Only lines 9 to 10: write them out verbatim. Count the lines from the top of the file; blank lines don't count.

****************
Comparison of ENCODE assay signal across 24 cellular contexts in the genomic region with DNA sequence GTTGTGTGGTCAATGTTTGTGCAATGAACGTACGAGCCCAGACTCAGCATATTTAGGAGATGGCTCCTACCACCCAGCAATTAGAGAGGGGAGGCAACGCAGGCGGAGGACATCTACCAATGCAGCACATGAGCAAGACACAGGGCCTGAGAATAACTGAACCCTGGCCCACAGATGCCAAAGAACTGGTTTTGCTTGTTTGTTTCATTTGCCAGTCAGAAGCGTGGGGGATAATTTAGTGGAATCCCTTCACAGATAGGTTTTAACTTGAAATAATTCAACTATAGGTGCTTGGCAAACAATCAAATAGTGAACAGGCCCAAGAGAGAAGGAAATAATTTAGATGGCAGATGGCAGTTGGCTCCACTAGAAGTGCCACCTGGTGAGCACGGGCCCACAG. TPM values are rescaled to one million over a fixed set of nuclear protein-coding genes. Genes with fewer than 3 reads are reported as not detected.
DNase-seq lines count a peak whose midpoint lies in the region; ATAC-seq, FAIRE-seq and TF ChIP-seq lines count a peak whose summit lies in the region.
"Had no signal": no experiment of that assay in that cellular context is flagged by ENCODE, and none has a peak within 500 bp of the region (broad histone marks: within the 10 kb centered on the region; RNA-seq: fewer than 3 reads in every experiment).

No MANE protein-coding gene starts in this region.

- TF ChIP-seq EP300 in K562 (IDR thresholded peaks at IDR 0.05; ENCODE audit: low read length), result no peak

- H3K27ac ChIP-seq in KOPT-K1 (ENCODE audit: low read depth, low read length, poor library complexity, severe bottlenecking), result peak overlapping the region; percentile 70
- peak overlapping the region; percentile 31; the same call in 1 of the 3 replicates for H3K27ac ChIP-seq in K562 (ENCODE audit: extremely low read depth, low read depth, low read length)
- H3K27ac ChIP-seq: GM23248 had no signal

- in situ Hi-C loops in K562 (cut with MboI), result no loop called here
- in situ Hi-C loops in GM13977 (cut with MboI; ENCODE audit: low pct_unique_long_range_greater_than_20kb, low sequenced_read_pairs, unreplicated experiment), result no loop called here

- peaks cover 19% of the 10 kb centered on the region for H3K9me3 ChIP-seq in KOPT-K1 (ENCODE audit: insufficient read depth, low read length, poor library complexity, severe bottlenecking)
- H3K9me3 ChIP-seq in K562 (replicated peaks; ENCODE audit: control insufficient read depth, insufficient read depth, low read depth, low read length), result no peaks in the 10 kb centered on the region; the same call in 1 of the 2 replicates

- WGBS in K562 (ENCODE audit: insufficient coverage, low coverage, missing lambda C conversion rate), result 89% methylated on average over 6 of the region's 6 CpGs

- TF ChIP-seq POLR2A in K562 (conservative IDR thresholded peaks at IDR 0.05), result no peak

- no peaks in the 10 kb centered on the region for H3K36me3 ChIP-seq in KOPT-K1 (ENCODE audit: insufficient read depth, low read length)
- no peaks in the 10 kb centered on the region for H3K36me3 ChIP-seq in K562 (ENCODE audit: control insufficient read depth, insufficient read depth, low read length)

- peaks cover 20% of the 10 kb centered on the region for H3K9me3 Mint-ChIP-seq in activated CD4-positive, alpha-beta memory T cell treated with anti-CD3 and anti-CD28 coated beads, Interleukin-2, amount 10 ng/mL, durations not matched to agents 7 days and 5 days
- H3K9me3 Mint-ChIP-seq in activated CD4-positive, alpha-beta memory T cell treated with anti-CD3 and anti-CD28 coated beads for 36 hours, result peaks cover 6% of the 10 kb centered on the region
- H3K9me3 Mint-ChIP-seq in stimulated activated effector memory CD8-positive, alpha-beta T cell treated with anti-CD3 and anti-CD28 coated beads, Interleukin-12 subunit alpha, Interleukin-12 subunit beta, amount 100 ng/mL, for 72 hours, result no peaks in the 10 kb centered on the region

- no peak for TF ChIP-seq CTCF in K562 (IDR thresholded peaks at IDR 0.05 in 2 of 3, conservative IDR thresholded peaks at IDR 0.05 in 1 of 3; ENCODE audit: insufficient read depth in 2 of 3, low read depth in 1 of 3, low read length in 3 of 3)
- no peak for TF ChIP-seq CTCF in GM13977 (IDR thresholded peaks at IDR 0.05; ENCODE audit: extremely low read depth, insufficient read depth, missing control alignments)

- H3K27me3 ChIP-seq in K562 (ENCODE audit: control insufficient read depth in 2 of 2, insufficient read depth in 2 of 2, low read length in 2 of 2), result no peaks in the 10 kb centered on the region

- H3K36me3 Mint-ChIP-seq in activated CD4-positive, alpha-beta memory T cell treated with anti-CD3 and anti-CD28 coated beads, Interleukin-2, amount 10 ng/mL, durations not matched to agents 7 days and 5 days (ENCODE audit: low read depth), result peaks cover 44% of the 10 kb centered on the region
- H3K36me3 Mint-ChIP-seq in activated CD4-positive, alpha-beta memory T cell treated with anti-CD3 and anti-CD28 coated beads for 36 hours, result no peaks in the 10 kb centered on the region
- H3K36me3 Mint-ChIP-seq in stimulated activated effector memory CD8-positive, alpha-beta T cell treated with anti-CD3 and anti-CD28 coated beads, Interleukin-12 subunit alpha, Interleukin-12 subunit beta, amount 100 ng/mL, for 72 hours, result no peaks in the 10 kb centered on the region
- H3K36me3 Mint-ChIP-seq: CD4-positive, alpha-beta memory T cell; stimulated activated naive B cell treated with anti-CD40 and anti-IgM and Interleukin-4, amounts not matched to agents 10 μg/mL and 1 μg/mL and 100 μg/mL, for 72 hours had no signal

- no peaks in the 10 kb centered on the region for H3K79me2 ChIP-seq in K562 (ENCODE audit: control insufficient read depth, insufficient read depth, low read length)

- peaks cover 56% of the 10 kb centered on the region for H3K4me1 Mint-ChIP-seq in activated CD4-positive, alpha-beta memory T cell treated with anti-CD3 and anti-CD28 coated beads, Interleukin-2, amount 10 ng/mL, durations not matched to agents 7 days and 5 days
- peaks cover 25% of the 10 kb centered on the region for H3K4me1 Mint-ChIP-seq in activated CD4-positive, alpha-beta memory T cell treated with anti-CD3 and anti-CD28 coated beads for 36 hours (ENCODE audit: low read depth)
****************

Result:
- in situ Hi-C loops in K562 (cut with MboI), result no loop called here
- in situ Hi-C loops in GM13977 (cut with MboI; ENCODE audit: low pct_unique_long_range_greater_than_20kb, low sequenced_read_pairs, unreplicated experiment), result no loop called here